Why you need to be smart about curating your art

Whenever you are part of a gallery or museum show the narrative about your art will be created by their curatorial team. If you are producing your own exhibition, however, you will have to tackle this yourself. As an artist, curating your own art is difficult: you are simply not objective so chances are that you will make the wrong choice about which works to include in your show.

But a well-curated exhibition has tremendous value for the purpose of promoting and selling your work. It is beneficial to engage a freelance curator to create a narrative that will draw in collectors and entice them to buy your pieces as well as invite critics to write a favorable review. As you move throughout your career, having your art exhibited and written about will inform your artistic process so when you put your own show together, make sure to put some thought into it. If you decide to take the DIY route, here are some practical pointers.

Firstly, not all your work will be of the same quality. Perhaps you have tried certain techniques and media that did not work out or you created a series that in hindsight was not one of your best. This is actually a normal part of the artist practice: you try different things and if they don’t feel right, you move on to something else. The key error that I see artists make, however, is the assumption that if they themselves were not happy with a particular work, a collector will still gladly pay money for it. Why would they? Don’t jeopardize a potential sale by including your unsuccessful experiments in your exhibition.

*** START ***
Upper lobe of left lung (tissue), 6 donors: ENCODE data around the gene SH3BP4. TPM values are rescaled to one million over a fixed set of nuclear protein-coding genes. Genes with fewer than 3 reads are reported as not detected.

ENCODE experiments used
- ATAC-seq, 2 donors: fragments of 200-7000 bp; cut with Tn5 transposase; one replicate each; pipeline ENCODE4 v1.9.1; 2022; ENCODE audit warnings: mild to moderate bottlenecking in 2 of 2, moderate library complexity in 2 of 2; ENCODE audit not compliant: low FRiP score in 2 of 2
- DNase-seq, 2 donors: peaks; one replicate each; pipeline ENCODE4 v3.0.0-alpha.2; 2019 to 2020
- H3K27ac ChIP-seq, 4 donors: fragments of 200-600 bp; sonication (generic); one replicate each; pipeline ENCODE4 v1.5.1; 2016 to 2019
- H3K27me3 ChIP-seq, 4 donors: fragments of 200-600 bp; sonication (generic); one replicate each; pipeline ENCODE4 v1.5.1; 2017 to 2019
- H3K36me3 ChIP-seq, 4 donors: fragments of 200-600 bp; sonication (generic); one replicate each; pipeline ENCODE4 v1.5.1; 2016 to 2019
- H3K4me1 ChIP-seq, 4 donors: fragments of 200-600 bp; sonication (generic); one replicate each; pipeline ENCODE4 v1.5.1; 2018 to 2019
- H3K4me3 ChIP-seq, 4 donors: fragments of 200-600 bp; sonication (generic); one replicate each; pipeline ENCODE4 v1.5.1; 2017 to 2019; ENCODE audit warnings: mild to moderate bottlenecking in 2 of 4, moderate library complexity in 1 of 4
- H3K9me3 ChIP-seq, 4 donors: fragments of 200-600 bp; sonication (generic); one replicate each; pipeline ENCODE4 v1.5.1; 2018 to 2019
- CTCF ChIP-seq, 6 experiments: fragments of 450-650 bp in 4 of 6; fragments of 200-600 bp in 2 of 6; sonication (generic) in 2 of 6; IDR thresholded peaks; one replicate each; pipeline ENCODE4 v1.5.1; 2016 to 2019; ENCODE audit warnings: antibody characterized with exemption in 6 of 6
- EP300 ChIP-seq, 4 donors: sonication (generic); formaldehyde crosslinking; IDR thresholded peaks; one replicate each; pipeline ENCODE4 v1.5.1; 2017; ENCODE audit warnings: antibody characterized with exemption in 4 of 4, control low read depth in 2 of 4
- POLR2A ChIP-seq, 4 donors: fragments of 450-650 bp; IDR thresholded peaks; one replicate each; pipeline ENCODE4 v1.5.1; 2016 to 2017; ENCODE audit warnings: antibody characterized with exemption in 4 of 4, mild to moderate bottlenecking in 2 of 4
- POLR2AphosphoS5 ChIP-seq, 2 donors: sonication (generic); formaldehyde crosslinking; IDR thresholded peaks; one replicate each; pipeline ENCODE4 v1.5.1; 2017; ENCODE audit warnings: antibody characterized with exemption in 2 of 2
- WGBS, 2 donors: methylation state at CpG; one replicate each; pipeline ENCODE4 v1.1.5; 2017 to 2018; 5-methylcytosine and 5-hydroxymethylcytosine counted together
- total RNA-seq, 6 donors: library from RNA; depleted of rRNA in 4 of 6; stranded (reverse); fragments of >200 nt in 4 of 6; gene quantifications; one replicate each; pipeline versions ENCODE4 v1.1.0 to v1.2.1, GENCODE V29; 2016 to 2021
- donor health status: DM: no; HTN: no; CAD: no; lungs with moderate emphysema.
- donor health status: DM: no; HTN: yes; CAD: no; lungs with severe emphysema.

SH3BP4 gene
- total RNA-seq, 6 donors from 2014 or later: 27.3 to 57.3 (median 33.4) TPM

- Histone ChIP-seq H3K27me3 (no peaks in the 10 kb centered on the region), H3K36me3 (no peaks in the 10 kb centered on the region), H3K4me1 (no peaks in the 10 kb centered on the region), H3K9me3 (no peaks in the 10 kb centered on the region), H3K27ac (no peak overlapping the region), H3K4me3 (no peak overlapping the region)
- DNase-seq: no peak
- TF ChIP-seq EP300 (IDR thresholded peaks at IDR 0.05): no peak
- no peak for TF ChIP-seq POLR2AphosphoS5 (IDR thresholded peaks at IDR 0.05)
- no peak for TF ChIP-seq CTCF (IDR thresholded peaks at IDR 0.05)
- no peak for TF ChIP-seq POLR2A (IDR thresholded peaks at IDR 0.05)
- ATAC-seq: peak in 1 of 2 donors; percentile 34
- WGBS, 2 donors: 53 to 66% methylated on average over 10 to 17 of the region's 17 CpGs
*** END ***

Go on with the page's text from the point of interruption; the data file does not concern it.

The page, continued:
Secondly, without context, showcasing a selection of your work that is not held together by an exhibition theme will not make sense to the viewer. Don’t expect collectors to make up their own narrative: art buyers need to be provided with context in order to understand the meaning and importance of your art and to be able to engage with it, emotionally or intellectually. Most importantly, they want to be convinced that spending $10K on your painting is going to be worth their while. Bottom line: make it easy for collectors to understand and engage with your work and for critics to write a glowing review.